The realm of the digital offers both new methods of research and new objects of study. Because the digital environment for scholarship is constantly evolving, researchers must sometimes improvise, change their plans, and adapt. These details are often left out of research write-ups, leaving newcomers to the field frustrated when their approaches do not work as expected. Digital Research Confidential offers scholars a chance to learn from their fellow researchers' mistakes -- and their successes. The book -- a follow-up to Eszter Hargittai's widely read Research Confidential -- presents behind-the-scenes, nuts-and-bolts stories of digital research projects, written by established and rising scholars. They discuss such challenges as archiving, Web crawling, crowdsourcing, and confidentiality. They do not shrink from specifics, describing such research hiccups as an ethnographic interview so emotionally draining that afterward the researcher retreated to a bathroom to cry, and the seemingly simple research question about Wikipedia that mushroomed into years of work on millions of data points. Digital Research Confidential will be an essential resource for scholars in every field. ContributorsMegan Sapnar Ankerson, danah boyd, Amy Bruckman, Casey Fiesler, Brooke Foucault Welles, Darren Gergle, Eric Gilbert, Eszter Hargittai, Brent Hecht, Aron Hsiao, Karrie Karahalios, Paul Leonardi, Kurt Luther, Virag Molnar, Christian Sandvig, Aaron Shaw, Michelle Shumate, Matthew Weber.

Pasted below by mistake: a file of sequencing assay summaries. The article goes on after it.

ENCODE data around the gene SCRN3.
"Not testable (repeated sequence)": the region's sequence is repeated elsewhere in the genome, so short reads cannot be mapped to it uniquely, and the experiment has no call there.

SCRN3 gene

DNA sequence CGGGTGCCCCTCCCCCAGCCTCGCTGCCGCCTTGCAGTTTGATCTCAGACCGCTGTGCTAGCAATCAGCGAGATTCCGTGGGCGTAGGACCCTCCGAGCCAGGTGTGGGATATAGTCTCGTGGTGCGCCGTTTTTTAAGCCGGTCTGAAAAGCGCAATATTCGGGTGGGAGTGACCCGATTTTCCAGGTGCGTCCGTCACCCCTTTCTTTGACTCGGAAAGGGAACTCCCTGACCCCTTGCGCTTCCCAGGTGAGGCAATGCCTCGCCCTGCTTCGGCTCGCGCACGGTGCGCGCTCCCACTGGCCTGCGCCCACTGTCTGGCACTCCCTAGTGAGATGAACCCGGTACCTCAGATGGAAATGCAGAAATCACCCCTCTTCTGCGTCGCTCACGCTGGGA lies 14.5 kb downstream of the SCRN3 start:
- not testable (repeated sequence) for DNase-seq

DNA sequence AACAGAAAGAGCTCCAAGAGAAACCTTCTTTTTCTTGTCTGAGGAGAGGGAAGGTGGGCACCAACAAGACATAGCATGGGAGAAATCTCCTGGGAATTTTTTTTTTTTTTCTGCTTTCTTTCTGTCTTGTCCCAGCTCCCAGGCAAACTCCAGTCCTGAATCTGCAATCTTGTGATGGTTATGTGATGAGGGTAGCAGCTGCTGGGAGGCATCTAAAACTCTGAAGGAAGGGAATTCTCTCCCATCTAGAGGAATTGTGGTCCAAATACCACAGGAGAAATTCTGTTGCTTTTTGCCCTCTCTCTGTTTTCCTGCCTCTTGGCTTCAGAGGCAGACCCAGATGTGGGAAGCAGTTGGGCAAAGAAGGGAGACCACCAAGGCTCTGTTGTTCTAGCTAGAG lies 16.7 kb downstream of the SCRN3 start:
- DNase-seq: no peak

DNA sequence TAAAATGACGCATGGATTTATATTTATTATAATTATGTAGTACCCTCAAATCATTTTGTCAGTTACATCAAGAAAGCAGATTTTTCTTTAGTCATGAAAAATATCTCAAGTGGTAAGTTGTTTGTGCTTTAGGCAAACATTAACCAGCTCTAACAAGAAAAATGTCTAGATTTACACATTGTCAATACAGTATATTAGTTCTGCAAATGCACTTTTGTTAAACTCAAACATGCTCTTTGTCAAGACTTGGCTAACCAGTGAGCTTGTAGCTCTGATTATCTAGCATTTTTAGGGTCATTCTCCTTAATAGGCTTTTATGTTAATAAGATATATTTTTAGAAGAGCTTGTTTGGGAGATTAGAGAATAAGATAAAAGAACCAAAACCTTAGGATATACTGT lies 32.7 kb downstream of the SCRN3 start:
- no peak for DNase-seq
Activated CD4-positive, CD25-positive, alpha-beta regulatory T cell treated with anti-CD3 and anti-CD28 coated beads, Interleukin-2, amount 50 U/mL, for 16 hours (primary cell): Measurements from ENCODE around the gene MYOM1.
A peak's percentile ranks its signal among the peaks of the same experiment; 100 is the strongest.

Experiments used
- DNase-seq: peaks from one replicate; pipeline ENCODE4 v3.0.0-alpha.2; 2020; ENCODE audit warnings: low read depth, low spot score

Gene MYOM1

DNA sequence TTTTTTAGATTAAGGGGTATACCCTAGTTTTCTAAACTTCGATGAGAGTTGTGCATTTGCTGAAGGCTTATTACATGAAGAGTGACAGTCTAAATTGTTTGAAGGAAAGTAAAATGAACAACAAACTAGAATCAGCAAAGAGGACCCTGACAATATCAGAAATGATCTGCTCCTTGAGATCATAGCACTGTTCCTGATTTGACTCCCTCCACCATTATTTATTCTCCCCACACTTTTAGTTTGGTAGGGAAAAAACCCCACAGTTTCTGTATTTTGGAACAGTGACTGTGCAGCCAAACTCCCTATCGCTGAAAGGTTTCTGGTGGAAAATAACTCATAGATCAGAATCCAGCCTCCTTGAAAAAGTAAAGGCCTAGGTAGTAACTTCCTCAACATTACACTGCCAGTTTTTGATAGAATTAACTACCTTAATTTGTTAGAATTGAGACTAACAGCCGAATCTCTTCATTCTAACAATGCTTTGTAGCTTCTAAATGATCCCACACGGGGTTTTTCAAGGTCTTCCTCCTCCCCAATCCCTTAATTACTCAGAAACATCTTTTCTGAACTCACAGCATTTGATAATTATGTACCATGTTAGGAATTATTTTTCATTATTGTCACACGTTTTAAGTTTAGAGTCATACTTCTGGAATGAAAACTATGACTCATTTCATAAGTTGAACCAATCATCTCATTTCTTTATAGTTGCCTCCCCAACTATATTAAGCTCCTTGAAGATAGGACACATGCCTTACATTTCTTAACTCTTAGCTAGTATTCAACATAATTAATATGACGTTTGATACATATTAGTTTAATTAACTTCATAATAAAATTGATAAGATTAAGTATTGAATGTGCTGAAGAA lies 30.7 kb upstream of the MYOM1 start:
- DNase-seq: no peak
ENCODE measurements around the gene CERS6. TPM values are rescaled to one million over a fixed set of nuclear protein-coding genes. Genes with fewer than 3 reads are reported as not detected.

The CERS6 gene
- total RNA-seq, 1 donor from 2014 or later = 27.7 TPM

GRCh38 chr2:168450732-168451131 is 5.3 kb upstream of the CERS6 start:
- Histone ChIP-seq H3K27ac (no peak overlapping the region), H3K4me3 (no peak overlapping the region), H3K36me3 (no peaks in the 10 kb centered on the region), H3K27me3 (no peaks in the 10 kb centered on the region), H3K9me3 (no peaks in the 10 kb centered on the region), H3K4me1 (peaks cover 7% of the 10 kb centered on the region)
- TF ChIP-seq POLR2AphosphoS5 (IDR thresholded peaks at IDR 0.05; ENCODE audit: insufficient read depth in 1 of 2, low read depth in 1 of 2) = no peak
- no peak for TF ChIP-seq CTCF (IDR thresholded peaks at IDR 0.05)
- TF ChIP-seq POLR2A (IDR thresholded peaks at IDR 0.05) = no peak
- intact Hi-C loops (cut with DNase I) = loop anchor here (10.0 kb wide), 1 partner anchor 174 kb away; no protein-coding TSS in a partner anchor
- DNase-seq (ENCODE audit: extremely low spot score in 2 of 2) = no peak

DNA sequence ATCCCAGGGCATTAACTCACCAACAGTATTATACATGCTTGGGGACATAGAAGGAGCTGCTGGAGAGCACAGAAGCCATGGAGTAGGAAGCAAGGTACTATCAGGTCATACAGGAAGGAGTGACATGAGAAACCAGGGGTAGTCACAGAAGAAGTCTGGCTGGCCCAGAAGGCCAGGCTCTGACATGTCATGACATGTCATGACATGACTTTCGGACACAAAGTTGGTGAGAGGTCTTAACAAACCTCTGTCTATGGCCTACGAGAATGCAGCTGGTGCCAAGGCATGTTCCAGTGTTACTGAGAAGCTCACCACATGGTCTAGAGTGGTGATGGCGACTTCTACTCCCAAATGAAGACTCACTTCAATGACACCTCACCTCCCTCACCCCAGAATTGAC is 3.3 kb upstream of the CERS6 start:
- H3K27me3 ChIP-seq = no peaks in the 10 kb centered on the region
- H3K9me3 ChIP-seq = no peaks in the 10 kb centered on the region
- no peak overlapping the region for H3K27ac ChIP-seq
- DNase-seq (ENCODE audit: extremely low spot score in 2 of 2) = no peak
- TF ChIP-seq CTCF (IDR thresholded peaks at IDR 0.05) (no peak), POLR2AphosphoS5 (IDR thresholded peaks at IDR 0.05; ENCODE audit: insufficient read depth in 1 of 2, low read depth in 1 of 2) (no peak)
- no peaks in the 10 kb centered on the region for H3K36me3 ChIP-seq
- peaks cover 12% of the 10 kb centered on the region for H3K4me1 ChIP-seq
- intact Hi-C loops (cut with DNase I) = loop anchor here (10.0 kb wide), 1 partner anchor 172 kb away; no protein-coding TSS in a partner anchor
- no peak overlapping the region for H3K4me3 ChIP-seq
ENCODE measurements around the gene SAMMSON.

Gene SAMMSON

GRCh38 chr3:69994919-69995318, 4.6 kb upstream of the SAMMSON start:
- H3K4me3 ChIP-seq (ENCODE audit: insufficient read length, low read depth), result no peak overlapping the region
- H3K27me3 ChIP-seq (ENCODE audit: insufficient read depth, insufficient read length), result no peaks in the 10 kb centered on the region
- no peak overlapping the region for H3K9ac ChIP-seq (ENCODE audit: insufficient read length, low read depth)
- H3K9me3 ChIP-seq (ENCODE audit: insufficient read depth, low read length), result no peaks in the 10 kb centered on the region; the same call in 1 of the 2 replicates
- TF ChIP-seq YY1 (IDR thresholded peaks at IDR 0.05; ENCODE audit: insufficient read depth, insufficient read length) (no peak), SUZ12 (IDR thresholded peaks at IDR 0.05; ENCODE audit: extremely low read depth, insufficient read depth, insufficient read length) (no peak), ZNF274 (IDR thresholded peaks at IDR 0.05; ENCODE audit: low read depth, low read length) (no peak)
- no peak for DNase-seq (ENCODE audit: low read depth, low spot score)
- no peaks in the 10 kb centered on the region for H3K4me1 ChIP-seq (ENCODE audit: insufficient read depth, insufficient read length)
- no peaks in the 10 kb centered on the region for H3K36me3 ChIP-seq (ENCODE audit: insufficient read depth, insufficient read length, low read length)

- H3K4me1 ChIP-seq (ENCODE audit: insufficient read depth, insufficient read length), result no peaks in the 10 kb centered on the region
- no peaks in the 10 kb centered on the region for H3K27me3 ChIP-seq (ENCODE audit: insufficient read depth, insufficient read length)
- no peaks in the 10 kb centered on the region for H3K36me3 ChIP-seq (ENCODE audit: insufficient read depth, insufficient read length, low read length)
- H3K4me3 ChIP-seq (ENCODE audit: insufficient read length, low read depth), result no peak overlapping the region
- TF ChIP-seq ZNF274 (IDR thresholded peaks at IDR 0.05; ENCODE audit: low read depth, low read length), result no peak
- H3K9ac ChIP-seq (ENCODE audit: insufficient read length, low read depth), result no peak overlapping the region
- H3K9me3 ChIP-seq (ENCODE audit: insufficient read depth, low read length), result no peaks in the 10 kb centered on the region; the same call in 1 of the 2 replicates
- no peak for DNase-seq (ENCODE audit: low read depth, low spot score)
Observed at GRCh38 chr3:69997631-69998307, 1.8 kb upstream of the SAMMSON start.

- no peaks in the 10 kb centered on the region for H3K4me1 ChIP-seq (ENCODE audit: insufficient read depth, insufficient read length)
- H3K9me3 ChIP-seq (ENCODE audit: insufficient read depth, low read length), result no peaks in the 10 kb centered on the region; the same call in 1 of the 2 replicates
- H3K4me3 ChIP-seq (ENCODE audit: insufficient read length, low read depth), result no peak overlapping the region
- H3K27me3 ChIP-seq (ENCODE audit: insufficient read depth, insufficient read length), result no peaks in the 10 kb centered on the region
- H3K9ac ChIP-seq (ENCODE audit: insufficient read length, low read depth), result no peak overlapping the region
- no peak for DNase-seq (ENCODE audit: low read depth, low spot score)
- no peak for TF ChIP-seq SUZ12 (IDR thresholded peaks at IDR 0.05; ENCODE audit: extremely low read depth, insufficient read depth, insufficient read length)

(source: Nielsen Book Data)9780262029889 20160619
Green Library
Book
p. 138-203.
Book
1 online resource (xvi, 570 p.) : ill.